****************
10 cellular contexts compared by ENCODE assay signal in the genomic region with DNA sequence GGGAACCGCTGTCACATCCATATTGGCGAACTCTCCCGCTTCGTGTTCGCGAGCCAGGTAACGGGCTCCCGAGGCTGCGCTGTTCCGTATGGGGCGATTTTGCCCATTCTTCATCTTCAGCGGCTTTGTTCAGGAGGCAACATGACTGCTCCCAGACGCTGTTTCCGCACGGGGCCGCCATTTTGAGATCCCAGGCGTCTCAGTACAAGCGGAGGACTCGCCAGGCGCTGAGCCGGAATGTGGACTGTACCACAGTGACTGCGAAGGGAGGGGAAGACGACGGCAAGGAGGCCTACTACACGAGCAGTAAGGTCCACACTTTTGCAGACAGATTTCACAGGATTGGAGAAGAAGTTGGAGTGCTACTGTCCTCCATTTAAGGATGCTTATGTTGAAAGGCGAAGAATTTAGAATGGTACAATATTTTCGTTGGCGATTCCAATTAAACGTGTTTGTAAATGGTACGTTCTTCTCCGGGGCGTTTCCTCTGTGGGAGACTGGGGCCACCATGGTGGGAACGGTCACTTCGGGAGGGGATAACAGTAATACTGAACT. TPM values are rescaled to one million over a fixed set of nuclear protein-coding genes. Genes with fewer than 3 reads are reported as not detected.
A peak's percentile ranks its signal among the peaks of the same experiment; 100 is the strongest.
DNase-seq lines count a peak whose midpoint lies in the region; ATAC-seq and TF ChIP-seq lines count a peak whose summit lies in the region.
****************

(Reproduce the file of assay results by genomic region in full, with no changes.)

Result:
10 cellular contexts compared by ENCODE assay signal in the genomic region with DNA sequence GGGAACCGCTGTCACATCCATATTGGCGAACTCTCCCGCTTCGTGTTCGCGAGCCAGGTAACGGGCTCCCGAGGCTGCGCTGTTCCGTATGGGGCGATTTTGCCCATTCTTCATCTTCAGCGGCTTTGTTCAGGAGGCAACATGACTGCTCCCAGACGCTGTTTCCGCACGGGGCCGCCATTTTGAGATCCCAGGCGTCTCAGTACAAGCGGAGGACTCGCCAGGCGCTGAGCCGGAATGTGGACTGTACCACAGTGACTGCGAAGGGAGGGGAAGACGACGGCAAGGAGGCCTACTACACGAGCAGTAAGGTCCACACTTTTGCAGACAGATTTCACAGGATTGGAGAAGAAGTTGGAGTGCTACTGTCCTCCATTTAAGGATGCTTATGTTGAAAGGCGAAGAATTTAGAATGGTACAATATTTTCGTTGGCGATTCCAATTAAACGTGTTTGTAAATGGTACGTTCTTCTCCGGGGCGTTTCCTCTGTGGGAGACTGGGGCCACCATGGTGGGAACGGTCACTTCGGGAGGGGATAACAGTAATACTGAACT. TPM values are rescaled to one million over a fixed set of nuclear protein-coding genes. Genes with fewer than 3 reads are reported as not detected.
A peak's percentile ranks its signal among the peaks of the same experiment; 100 is the strongest.
DNase-seq lines count a peak whose midpoint lies in the region; ATAC-seq and TF ChIP-seq lines count a peak whose summit lies in the region.